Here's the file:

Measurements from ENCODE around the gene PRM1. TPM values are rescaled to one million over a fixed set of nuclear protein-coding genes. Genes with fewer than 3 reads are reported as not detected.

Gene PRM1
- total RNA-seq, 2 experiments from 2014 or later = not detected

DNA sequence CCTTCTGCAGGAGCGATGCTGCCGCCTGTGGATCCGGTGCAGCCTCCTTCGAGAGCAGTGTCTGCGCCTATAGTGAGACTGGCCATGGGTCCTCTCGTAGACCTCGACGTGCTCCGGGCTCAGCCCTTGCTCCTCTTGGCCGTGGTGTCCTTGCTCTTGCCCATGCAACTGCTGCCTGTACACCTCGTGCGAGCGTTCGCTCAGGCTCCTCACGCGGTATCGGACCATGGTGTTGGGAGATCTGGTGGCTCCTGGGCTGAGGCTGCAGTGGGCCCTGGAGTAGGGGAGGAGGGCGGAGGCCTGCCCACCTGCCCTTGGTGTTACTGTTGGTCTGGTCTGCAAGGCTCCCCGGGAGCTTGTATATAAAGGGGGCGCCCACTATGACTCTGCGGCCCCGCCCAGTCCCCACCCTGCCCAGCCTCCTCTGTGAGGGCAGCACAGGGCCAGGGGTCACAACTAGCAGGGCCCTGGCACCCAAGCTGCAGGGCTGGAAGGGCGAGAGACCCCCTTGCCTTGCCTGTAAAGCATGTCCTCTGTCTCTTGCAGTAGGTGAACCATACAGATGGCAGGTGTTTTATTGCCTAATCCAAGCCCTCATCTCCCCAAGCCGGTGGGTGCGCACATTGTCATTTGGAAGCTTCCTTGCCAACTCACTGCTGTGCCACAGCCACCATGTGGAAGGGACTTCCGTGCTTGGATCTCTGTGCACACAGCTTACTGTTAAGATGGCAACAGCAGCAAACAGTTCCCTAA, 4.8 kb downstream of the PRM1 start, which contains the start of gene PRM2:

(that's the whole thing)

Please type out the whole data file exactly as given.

Measurements from ENCODE around the gene PRM1. TPM values are rescaled to one million over a fixed set of nuclear protein-coding genes. Genes with fewer than 3 reads are reported as not detected.

Gene PRM1
- total RNA-seq, 2 experiments from 2014 or later = not detected

DNA sequence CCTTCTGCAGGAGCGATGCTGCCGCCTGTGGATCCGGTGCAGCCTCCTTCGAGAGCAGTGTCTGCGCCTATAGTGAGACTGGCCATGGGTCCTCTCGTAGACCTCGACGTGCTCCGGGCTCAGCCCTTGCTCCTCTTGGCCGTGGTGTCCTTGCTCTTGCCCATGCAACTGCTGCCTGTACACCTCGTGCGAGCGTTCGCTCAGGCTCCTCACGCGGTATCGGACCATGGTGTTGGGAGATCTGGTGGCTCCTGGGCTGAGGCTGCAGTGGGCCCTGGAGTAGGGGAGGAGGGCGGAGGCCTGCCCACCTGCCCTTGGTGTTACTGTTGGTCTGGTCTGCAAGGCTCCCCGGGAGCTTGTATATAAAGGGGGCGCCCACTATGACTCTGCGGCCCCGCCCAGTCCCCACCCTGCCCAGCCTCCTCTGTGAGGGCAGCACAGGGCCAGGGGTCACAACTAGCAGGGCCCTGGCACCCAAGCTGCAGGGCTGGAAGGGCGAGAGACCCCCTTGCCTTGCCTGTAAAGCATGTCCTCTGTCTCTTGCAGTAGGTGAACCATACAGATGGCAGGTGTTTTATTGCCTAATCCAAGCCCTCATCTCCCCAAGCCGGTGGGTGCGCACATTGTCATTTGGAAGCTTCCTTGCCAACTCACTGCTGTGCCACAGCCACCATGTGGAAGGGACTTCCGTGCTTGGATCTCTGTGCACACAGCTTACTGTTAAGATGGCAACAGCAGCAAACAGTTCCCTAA, 4.8 kb downstream of the PRM1 start, which contains the start of gene PRM2: